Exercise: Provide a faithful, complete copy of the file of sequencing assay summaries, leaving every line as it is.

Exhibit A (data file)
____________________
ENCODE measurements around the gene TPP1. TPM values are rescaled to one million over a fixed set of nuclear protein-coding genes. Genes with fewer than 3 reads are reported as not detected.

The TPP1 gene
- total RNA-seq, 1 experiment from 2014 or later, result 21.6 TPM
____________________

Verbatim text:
ENCODE measurements around the gene TPP1. TPM values are rescaled to one million over a fixed set of nuclear protein-coding genes. Genes with fewer than 3 reads are reported as not detected.

The TPP1 gene
- total RNA-seq, 1 experiment from 2014 or later, result 21.6 TPM